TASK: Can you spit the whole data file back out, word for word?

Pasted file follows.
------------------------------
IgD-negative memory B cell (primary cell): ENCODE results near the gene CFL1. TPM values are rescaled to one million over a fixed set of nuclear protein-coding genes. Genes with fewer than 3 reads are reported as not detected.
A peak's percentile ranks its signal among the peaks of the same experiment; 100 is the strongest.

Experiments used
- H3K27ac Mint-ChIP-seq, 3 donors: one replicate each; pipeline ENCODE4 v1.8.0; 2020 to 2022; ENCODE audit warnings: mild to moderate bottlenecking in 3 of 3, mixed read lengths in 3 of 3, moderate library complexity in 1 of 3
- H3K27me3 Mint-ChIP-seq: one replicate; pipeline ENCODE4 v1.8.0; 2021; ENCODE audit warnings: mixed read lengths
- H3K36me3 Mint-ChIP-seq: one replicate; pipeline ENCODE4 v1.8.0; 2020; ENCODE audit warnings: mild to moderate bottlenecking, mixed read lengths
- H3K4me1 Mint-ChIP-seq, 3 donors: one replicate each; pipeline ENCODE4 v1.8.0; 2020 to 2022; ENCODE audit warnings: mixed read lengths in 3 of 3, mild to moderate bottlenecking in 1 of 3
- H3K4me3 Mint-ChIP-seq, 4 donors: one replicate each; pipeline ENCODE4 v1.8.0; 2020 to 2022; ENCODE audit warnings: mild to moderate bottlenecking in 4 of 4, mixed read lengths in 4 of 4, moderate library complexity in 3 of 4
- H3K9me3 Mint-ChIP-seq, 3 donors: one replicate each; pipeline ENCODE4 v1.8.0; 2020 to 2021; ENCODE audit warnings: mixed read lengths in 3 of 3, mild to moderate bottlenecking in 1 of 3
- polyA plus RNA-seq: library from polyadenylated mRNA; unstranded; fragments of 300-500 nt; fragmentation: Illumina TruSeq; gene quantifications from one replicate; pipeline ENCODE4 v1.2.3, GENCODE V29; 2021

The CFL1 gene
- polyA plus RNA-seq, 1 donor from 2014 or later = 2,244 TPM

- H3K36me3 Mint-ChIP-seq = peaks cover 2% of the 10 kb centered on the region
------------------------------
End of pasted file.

IgD-negative memory B cell (primary cell): ENCODE results near the gene CFL1. TPM values are rescaled to one million over a fixed set of nuclear protein-coding genes. Genes with fewer than 3 reads are reported as not detected.
A peak's percentile ranks its signal among the peaks of the same experiment; 100 is the strongest.

Experiments used
- H3K27ac Mint-ChIP-seq, 3 donors: one replicate each; pipeline ENCODE4 v1.8.0; 2020 to 2022; ENCODE audit warnings: mild to moderate bottlenecking in 3 of 3, mixed read lengths in 3 of 3, moderate library complexity in 1 of 3
- H3K27me3 Mint-ChIP-seq: one replicate; pipeline ENCODE4 v1.8.0; 2021; ENCODE audit warnings: mixed read lengths
- H3K36me3 Mint-ChIP-seq: one replicate; pipeline ENCODE4 v1.8.0; 2020; ENCODE audit warnings: mild to moderate bottlenecking, mixed read lengths
- H3K4me1 Mint-ChIP-seq, 3 donors: one replicate each; pipeline ENCODE4 v1.8.0; 2020 to 2022; ENCODE audit warnings: mixed read lengths in 3 of 3, mild to moderate bottlenecking in 1 of 3
- H3K4me3 Mint-ChIP-seq, 4 donors: one replicate each; pipeline ENCODE4 v1.8.0; 2020 to 2022; ENCODE audit warnings: mild to moderate bottlenecking in 4 of 4, mixed read lengths in 4 of 4, moderate library complexity in 3 of 4
- H3K9me3 Mint-ChIP-seq, 3 donors: one replicate each; pipeline ENCODE4 v1.8.0; 2020 to 2021; ENCODE audit warnings: mixed read lengths in 3 of 3, mild to moderate bottlenecking in 1 of 3
- polyA plus RNA-seq: library from polyadenylated mRNA; unstranded; fragments of 300-500 nt; fragmentation: Illumina TruSeq; gene quantifications from one replicate; pipeline ENCODE4 v1.2.3, GENCODE V29; 2021

The CFL1 gene
- polyA plus RNA-seq, 1 donor from 2014 or later = 2,244 TPM

- H3K36me3 Mint-ChIP-seq = peaks cover 2% of the 10 kb centered on the region